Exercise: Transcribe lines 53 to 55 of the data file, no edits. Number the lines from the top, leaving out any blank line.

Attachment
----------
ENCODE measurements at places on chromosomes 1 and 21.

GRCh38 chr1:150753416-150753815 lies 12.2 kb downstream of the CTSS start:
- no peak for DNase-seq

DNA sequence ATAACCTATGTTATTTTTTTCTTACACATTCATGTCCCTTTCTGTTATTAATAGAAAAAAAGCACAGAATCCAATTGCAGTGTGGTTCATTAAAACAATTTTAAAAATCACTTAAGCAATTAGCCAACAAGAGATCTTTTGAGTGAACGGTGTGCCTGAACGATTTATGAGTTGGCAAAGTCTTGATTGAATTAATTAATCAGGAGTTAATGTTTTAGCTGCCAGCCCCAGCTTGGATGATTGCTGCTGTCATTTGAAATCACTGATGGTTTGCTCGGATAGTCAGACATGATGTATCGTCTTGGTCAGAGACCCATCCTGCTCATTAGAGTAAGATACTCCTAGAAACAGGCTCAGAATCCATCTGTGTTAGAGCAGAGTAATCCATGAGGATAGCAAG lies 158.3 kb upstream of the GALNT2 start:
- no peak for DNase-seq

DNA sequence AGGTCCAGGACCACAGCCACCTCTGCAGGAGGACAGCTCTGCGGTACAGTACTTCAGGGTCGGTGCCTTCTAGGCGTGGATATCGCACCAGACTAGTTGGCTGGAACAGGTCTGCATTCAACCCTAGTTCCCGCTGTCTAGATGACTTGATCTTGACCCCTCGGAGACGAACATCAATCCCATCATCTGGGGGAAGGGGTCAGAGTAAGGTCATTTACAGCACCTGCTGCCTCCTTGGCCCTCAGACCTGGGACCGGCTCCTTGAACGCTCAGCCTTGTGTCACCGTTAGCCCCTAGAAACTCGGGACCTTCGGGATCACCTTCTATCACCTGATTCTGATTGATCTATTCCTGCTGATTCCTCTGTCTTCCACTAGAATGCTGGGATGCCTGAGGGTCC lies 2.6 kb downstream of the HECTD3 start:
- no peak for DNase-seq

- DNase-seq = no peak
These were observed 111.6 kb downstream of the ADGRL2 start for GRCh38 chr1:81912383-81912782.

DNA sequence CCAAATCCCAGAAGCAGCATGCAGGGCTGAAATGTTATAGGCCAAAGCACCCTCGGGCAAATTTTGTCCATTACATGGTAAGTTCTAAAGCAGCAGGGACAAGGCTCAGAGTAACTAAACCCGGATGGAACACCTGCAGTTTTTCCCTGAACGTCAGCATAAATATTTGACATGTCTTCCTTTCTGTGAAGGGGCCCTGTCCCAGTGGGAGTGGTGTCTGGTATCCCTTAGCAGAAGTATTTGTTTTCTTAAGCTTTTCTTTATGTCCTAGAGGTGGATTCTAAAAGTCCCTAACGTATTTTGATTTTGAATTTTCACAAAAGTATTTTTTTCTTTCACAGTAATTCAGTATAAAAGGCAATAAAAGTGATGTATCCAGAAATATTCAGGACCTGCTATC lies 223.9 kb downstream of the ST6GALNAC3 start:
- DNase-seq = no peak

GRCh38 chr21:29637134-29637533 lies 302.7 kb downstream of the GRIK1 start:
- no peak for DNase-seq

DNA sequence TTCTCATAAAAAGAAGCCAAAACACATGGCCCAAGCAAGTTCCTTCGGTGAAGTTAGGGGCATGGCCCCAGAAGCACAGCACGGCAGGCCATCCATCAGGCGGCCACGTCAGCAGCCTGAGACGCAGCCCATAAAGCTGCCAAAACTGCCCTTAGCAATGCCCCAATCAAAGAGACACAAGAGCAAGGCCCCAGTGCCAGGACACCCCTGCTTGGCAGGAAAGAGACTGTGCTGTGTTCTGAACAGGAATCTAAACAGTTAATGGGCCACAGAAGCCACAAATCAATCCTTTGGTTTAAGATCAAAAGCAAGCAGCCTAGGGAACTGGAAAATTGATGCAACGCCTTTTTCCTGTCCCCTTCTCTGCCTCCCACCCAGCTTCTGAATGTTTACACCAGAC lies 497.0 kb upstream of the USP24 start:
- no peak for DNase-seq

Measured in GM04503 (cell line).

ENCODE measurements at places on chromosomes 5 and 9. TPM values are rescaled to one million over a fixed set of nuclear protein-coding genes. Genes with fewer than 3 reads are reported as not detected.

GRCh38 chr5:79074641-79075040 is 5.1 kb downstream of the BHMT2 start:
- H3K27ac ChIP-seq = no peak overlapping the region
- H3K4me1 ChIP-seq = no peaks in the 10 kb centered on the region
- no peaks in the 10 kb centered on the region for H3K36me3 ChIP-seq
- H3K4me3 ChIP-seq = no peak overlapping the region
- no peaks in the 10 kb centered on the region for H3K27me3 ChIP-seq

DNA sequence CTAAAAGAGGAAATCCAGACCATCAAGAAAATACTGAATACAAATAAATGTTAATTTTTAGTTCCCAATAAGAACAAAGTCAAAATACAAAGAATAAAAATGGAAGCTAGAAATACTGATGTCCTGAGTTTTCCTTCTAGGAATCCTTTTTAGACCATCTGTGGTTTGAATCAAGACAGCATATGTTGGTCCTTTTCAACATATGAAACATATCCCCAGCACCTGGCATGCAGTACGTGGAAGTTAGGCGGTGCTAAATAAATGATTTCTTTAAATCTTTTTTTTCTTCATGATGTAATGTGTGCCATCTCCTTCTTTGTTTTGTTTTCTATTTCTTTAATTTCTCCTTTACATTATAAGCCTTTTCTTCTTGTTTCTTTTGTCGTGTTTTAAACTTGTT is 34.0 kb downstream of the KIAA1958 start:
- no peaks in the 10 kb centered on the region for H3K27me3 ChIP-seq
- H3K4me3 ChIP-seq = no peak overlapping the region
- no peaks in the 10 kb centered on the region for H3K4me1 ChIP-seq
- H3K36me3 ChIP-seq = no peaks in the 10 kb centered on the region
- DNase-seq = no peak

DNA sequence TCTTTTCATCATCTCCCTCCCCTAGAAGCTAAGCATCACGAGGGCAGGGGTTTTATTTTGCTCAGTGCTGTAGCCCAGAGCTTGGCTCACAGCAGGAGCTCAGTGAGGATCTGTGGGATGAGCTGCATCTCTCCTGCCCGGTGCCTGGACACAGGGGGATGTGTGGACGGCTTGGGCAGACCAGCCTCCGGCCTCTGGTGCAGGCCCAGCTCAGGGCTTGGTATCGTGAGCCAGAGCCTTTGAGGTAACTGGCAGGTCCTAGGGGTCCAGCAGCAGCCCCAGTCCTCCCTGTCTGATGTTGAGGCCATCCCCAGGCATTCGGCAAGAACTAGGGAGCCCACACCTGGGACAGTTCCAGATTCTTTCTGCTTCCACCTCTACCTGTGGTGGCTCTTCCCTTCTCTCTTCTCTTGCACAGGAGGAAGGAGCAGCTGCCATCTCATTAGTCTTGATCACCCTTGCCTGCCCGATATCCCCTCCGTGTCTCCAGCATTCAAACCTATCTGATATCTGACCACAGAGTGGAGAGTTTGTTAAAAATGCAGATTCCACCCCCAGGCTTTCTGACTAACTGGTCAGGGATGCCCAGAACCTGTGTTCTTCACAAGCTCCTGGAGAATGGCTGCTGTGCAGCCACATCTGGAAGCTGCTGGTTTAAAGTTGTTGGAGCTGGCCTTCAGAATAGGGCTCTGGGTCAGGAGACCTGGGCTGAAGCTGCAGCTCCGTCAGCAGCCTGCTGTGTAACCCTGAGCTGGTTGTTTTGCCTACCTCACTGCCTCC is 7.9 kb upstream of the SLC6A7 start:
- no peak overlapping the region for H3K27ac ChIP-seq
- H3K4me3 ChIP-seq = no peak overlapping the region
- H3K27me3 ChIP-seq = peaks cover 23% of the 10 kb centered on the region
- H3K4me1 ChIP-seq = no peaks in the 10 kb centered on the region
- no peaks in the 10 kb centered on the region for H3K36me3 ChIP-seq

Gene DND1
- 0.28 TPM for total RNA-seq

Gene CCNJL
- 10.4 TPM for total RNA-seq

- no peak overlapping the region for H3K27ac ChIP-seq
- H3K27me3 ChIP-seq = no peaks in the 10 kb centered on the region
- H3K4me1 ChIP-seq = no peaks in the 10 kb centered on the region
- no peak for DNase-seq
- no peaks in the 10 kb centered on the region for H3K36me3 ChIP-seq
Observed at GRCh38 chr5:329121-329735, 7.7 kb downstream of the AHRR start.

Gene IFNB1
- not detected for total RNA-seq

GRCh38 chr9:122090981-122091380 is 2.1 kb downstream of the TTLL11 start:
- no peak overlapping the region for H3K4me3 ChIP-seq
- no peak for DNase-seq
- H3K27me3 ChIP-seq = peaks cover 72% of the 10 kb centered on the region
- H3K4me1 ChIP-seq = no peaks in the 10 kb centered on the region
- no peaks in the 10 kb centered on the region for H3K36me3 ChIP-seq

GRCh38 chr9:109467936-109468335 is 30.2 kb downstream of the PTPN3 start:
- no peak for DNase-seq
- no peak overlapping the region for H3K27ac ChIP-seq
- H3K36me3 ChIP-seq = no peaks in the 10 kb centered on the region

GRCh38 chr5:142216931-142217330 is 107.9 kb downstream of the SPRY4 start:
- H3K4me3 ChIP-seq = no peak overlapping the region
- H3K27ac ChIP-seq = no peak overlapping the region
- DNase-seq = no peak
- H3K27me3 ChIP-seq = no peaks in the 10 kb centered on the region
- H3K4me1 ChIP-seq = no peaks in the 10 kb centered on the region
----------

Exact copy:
- no peaks in the 10 kb centered on the region for H3K36me3 ChIP-seq

GRCh38 chr9:109467936-109468335 is 30.2 kb downstream of the PTPN3 start:
- no peak for DNase-seq